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Becoming a Community’s Coach

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December 03, 2018

by Bethany Rivera Molinar, Youth and Family Programs Director, Ciudad Nueva, as told to TMF

Becoming a Community’s Coach

This week we share an interview with Bethany Rivera Molinar, Youth and Family Programs Director, Ciudad Nueva El Paso, a nonprofit that embodies the gospel of Jesus Christ by advancing the renewal and development of El Paso’s Rio Grande neighborhood through the empowerment and transformation of its residents. An enthusiastic coach and cheerleader for her community, Bethany explains how the process of applying for TMF grants and the encouragement of TMF Grants Ministry is helping shape its programs for a new generation of families.

Where is Ciudad Nueva and what do you do there?

Ciudad Nueva is in El Paso’s Rio Grande District, and it is a great neighborhood! Despite statistics that point to 67 percent of children living in poverty and double the national average of teenage pregnancies, Ciudad Nueva aims to change the trajectory of those statistics by building partnerships and fostering the community’s strengths that are already present. We place our hope in the children (and their parents) whom we are helping to develop as leaders with servant hearts, so they will see good things for their community and neighbors. We pray that no matter where they are that they know that God cares about them and calls them to heralding his kingdom.

I currently serve as director of Youth and Family Programs - training and coaching staff and volunteers, helping to build community with neighborhood adults, assisting with outreach and serving as our organization’s grant writer. But it is my great passion to help cultivate spaces where our neighbors can walk confidently in the truth that they are each and altogether made in the image of God and that God has gifted them, both individually and collectively, with strengths and abilities that can be used to impact our community in significant ways.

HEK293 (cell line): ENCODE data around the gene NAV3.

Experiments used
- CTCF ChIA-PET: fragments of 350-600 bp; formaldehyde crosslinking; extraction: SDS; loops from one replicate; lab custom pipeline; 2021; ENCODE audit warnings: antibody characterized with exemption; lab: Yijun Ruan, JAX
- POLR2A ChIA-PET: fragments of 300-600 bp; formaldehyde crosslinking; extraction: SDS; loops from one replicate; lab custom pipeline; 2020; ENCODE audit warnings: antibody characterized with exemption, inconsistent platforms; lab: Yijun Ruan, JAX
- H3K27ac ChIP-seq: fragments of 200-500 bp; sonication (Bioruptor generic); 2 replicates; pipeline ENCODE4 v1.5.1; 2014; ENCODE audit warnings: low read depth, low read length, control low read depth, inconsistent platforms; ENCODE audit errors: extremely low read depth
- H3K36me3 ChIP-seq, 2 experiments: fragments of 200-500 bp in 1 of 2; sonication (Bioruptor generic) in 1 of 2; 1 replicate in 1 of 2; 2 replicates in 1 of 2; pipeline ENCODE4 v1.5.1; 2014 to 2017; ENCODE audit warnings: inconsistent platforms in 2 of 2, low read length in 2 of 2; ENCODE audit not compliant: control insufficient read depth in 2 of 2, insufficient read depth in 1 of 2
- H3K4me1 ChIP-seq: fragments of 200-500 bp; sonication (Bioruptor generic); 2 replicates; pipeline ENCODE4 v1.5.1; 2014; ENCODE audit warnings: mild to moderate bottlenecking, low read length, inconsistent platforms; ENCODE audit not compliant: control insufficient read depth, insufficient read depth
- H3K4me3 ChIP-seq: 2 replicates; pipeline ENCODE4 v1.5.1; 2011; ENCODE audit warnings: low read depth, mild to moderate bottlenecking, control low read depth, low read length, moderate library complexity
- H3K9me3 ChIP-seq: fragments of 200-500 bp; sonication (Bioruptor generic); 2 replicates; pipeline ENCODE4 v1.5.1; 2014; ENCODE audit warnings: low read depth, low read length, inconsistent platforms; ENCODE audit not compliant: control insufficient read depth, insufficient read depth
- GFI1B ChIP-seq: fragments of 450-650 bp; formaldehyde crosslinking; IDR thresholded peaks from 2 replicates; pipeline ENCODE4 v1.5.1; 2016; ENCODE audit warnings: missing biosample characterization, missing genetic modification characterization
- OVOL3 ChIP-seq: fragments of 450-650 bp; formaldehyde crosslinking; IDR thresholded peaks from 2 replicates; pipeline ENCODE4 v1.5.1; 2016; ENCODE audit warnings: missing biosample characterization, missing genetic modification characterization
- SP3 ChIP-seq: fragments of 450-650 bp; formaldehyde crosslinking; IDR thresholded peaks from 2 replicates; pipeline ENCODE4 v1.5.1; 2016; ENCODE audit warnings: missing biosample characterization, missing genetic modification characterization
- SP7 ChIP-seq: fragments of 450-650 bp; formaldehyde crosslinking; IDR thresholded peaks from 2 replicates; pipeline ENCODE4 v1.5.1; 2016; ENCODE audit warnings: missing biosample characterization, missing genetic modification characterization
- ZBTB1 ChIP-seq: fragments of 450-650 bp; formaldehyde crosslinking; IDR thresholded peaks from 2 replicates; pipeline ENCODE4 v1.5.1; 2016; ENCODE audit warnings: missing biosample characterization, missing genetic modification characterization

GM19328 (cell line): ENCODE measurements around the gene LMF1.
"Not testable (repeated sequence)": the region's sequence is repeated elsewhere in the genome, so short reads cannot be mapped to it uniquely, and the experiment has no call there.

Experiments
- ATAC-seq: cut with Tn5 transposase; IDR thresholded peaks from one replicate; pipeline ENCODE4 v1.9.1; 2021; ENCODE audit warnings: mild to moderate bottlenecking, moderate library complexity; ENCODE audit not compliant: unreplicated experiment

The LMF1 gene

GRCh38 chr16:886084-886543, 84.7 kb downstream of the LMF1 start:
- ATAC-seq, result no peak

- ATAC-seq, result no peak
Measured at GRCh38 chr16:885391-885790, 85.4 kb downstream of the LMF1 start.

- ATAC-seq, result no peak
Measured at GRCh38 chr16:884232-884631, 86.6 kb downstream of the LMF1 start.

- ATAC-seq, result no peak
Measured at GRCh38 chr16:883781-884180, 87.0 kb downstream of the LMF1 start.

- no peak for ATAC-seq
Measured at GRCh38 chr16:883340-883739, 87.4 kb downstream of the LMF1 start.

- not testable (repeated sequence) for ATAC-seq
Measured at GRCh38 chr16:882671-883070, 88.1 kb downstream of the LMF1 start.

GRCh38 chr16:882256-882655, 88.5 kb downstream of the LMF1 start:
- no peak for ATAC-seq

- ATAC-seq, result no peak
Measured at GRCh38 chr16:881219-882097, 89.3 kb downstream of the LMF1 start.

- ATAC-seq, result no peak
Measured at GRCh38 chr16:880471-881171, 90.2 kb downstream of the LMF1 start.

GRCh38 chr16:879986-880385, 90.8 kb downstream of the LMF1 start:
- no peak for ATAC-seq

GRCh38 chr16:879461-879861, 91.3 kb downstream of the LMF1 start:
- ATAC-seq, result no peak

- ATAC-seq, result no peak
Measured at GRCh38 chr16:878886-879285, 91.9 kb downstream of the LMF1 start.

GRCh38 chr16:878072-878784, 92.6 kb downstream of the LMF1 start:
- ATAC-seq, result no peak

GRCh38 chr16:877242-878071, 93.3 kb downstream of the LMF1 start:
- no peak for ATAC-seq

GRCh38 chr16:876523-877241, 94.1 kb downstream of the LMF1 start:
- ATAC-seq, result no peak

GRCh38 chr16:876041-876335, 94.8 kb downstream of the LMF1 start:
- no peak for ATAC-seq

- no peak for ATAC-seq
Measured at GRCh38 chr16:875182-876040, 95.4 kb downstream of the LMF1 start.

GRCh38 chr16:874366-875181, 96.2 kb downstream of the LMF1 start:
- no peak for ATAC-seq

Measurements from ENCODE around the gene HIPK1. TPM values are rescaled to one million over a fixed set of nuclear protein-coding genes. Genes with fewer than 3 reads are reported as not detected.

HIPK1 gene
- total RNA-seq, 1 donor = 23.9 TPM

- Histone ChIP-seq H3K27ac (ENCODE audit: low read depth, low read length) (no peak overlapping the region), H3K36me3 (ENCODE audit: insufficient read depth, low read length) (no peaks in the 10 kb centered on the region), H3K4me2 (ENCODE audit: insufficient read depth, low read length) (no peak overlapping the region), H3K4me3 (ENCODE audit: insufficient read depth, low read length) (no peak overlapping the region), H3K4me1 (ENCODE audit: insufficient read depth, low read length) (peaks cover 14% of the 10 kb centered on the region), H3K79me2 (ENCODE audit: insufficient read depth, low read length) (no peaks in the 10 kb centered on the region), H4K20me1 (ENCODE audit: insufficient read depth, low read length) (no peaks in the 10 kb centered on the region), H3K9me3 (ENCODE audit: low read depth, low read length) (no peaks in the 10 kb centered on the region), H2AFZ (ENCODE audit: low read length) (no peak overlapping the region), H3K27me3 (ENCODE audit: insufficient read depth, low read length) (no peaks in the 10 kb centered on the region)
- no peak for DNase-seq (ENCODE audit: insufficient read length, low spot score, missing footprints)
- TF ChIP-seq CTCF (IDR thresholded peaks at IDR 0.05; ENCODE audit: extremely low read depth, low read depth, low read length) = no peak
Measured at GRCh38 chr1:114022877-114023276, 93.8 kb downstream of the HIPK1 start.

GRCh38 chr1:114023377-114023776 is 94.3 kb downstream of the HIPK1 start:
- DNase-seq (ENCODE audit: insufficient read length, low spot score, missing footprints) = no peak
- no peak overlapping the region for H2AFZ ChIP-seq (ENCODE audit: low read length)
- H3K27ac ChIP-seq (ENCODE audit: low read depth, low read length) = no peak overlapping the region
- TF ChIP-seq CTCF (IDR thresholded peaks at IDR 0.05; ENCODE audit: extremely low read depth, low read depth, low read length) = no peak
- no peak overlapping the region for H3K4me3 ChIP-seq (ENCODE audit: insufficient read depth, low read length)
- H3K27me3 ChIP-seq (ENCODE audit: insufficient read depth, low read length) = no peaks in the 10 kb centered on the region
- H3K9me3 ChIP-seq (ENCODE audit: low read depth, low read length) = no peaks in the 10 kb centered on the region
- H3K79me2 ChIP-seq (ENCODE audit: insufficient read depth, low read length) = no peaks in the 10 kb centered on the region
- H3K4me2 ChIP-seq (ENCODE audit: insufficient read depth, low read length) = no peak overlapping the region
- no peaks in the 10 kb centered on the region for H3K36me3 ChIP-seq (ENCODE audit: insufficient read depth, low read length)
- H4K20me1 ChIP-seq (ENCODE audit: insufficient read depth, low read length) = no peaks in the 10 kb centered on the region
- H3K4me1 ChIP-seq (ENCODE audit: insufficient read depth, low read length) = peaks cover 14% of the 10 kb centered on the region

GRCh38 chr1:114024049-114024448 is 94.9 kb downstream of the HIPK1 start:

How has TMF's Grants Ministry helped Ciudad Nueva?

I first attended a TMF workshop a few years ago, and then we applied for grants three times and were rejected twice. But through the rejections TMF consistently gave us feedback and encouraged us to reapply. Through that workshop, TMF helped us to think more critically about how we both write grants and how to more strategically partner with others in our community. TMF invited us to send early drafts of our grants, so they could give feedback, and they made time to visit our location to see and hear about the faith-based community development efforts at Ciudad Nueva. They really wanted to understand where we were as an organization, and I felt heard. It is rare to find a partner so invested in understanding the difference we are trying to make in the Rio Grande District. They are exceptional in seeking to maintain communication with their grantee applicants!

How did the TMF Grants help your programs grow?